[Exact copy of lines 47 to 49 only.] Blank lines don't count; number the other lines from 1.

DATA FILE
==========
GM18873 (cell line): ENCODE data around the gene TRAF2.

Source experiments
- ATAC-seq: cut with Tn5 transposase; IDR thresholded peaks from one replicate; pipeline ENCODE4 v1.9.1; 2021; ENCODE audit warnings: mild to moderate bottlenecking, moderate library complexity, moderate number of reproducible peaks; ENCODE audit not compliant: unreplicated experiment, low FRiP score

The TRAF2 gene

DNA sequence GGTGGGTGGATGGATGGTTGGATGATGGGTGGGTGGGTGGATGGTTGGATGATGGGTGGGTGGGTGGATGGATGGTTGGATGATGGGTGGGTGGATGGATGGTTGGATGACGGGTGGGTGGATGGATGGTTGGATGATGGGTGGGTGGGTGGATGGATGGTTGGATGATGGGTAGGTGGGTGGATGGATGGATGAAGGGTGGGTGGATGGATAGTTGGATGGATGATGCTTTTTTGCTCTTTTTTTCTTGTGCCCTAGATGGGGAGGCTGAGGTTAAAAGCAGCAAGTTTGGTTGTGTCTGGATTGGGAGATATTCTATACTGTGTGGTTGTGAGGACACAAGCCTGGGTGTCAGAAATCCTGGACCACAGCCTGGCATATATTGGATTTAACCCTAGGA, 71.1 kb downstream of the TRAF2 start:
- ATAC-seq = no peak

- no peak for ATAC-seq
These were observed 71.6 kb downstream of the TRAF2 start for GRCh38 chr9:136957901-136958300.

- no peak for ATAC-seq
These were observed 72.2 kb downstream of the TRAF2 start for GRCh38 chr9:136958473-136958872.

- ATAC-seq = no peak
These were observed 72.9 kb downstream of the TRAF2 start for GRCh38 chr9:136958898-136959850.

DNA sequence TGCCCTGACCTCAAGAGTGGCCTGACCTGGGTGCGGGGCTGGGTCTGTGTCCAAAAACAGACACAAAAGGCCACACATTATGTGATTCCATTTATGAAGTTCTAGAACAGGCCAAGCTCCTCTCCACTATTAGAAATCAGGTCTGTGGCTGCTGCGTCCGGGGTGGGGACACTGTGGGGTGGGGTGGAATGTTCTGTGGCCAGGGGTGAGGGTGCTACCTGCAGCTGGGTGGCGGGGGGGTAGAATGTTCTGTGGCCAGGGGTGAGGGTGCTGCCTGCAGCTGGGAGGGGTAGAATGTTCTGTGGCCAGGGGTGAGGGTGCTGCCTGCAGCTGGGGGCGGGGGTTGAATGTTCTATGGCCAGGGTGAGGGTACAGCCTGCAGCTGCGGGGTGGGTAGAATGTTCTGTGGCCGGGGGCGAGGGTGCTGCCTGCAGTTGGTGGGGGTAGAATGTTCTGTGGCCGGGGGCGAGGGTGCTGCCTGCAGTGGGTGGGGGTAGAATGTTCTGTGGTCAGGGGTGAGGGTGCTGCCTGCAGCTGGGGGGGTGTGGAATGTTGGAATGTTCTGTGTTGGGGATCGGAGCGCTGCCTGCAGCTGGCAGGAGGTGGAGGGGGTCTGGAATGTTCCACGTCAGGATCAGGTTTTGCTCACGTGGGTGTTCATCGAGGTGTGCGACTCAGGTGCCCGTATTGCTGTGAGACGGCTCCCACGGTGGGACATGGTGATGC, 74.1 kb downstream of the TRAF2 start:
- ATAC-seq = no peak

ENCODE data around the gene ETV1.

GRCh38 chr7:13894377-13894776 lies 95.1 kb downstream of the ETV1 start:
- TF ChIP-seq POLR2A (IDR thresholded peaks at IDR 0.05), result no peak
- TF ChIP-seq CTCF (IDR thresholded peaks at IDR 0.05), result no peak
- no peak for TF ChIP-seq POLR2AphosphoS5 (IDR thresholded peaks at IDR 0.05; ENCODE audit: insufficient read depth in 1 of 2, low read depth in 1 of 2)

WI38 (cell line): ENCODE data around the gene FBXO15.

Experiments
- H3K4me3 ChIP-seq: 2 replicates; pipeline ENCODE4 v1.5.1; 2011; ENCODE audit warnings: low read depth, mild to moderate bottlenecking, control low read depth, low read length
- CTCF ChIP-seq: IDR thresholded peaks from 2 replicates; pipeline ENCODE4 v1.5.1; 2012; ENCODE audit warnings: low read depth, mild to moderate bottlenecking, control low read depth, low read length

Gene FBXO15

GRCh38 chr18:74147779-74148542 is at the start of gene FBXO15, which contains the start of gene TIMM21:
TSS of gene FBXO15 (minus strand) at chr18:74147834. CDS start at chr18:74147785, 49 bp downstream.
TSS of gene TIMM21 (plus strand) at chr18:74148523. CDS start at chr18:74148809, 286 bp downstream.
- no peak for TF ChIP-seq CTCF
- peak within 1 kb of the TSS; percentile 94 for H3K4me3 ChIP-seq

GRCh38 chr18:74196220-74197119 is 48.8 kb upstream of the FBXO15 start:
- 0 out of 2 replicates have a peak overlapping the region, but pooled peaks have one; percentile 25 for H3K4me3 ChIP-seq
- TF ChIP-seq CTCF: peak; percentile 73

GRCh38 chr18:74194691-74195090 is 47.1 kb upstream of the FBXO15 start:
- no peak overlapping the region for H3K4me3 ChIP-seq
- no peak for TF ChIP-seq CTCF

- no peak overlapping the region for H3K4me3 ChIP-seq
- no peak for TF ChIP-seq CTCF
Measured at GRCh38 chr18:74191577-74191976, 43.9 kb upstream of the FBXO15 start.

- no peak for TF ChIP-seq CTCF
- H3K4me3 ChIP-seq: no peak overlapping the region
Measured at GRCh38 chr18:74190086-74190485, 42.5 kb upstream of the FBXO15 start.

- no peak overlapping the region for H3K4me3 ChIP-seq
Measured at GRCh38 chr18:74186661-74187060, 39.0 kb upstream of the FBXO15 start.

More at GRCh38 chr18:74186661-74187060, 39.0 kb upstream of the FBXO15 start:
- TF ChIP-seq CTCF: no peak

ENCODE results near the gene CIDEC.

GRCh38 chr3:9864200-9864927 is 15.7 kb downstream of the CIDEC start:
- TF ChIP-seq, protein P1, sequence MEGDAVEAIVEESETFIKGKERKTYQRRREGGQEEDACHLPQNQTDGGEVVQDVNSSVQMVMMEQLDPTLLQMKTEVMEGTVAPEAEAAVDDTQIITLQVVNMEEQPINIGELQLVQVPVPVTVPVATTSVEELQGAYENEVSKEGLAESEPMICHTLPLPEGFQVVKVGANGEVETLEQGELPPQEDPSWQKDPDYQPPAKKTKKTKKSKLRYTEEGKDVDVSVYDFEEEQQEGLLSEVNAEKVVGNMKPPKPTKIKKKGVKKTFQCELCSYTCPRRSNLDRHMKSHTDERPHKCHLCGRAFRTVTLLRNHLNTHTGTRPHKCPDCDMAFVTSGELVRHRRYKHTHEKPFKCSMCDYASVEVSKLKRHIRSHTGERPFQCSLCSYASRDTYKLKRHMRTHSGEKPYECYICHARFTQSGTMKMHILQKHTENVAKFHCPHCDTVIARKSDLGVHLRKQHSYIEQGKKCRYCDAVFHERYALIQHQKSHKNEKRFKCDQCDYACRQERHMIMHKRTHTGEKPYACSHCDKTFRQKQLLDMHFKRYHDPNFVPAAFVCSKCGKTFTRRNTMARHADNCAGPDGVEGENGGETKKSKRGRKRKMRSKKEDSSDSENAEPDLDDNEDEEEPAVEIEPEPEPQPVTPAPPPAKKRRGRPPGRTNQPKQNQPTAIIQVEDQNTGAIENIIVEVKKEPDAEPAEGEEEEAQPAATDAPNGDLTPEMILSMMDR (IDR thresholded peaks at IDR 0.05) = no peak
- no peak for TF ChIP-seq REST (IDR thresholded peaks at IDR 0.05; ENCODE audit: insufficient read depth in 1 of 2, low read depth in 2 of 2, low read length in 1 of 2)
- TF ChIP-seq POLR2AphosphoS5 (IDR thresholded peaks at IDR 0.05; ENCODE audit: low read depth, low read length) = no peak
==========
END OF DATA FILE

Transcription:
GRCh38 chr3:9864200-9864927 is 15.7 kb downstream of the CIDEC start:
- TF ChIP-seq, protein P1, sequence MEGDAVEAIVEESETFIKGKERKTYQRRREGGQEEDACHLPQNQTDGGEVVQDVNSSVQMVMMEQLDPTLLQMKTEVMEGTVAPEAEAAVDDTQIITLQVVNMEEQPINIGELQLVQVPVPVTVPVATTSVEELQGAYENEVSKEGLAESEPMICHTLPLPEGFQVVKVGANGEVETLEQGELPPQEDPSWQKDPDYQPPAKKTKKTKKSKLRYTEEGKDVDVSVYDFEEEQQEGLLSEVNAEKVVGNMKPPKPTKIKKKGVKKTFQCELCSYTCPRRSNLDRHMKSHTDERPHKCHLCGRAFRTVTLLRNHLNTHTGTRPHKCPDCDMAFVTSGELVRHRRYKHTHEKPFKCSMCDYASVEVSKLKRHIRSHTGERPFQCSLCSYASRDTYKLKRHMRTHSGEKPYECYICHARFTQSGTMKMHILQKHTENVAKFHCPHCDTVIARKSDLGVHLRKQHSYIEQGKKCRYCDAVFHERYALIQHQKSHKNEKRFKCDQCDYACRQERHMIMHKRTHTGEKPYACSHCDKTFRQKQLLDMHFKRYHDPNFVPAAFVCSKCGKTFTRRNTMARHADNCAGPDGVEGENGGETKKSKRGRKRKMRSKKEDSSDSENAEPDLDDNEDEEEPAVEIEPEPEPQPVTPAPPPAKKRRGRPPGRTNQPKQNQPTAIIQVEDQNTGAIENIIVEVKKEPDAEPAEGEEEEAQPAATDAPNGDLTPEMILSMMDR (IDR thresholded peaks at IDR 0.05) = no peak
- no peak for TF ChIP-seq REST (IDR thresholded peaks at IDR 0.05; ENCODE audit: insufficient read depth in 1 of 2, low read depth in 2 of 2, low read length in 1 of 2)